'We Need People's Bailout, Not Polluters' Bailout': Climate Groups Move to Preempt Big Oil Giveaway Amid Pandemic
By Andrea Germanos
A coalition of climate organizations strongly criticized President Donald Trump's in-person Friday meeting with the chief executives of some of the biggest fossil fuel companies in the world, saying the industry that fueled climate disaster must not be allowed to profiteer from government giveaways by getting bailout funds or preferred treatment during the coronavirus pandemic.
An Important Note
No supplement, diet, or lifestyle modification — aside from social distancing and practicing proper hygiene — can protect you from developing COVID-19.
The strategies outlined below may boost your immune health, but they don't protect specifically against COVID-19.
By Zak Smith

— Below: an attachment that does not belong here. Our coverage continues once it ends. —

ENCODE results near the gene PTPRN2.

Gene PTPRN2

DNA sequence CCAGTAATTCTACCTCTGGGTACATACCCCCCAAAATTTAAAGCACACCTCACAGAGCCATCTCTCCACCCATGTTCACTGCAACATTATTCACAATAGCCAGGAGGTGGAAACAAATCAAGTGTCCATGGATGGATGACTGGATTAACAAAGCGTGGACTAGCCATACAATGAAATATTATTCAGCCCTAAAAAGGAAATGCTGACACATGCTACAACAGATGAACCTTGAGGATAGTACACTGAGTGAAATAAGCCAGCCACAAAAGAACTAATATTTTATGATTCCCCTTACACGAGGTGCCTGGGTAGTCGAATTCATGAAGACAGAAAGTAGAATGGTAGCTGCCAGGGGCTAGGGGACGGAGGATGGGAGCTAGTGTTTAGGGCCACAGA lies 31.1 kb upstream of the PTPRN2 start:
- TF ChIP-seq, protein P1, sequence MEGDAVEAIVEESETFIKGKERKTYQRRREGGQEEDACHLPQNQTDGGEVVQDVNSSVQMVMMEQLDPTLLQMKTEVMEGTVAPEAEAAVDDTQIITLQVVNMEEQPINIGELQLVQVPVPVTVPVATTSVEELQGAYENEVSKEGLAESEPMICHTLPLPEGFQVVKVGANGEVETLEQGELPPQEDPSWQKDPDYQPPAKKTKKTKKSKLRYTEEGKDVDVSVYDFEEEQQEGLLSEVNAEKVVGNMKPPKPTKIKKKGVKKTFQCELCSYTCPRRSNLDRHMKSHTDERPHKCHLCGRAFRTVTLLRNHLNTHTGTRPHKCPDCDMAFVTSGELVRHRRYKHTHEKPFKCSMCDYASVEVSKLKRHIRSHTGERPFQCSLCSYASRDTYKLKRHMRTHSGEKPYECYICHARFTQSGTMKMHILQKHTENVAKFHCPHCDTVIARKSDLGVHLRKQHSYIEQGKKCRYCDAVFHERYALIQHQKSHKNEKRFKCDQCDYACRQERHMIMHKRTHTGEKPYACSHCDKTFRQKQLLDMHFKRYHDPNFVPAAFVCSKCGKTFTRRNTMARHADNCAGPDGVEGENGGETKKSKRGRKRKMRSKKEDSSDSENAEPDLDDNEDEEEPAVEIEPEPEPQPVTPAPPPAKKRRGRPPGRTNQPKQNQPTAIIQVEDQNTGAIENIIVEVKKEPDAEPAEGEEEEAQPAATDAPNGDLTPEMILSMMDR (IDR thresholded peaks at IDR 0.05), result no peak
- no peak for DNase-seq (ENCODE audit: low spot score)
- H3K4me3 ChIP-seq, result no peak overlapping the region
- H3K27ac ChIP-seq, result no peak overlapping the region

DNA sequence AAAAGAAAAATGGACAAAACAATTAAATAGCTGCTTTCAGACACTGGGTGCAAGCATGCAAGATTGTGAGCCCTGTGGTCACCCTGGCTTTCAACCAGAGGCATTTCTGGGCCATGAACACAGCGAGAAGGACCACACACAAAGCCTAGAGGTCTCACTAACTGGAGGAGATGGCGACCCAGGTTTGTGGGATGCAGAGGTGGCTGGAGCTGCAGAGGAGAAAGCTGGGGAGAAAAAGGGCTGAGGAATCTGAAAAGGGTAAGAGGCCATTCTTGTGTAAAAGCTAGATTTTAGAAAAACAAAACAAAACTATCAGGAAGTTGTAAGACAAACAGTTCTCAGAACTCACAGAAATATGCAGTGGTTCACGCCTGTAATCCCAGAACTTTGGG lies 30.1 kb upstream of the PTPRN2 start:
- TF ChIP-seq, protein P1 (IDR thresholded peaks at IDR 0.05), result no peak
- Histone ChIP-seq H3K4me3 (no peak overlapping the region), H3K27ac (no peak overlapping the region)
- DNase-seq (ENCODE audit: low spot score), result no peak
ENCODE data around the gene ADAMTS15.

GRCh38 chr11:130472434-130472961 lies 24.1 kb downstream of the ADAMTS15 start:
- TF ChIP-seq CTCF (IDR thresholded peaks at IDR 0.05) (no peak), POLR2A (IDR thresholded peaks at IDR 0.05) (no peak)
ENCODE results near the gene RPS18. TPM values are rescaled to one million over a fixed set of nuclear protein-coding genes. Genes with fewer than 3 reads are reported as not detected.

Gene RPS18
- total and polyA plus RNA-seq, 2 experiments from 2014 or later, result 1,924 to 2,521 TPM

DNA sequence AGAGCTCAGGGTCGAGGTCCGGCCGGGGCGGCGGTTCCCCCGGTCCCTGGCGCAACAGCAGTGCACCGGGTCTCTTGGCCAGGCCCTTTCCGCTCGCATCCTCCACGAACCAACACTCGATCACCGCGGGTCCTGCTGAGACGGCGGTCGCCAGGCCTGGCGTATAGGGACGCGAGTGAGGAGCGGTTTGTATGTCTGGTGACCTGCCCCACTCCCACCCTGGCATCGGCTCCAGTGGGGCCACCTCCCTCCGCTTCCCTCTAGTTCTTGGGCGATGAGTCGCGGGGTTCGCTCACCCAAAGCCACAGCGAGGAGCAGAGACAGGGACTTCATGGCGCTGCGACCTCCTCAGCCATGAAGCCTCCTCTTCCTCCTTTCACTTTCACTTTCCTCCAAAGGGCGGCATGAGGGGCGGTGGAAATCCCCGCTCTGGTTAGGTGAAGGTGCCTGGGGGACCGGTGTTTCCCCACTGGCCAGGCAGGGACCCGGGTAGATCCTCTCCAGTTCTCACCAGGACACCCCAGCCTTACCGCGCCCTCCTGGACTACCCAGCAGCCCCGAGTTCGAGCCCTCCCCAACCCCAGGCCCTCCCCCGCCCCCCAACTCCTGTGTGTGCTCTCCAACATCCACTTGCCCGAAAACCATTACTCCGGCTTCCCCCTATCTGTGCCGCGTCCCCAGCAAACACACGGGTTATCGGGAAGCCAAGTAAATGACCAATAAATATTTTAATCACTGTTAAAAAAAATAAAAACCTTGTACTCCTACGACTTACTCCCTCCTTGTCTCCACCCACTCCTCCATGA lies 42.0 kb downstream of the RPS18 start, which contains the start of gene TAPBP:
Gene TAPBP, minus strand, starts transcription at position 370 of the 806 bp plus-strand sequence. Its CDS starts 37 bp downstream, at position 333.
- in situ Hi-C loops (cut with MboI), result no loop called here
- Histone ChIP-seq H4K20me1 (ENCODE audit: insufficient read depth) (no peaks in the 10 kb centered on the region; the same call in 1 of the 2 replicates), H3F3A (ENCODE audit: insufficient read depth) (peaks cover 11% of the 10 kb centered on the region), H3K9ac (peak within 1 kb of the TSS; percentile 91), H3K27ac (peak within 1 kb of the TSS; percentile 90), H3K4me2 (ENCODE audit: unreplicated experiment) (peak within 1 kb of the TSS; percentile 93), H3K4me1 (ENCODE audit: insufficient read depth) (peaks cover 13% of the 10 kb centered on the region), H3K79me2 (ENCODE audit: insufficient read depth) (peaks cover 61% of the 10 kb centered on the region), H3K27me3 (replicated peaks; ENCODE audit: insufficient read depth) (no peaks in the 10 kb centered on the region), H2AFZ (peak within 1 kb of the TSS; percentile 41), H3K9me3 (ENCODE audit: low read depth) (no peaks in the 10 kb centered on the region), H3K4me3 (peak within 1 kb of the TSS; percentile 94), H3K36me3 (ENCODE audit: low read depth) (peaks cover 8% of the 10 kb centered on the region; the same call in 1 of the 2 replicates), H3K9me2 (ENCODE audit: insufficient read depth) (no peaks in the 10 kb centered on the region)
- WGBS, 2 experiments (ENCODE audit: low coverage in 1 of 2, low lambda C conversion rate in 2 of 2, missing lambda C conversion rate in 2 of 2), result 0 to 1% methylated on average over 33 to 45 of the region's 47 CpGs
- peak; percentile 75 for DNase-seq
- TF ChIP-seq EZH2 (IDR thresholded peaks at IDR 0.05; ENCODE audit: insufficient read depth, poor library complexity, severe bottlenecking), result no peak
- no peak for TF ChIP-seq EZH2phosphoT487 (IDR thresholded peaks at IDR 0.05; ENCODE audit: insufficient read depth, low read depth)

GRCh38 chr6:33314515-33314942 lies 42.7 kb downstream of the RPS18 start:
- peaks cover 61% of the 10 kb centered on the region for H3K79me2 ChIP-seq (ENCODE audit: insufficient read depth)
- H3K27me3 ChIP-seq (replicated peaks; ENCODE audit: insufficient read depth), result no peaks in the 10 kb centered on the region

It is pretty amazing that in this moment when the COVID-19 outbreak has much of the country holed up in their homes binging Netflix, the most watched show in America over the last few weeks has been focused on wildlife trade — which scientists believe is the source of the COVID-19 pandemic. Make no mistake: Tiger King: Murder, Mayhem and Madness is about wildlife trade and other aspects of wildlife exploitation, just as surely as the appearance of Ebola, SARS, MERS, avian flu and probably COVID-19 in humans is a result of wildlife exploitation. As a conservationist, this is one of the things I've been thinking about while watching Tiger King. Here are five more: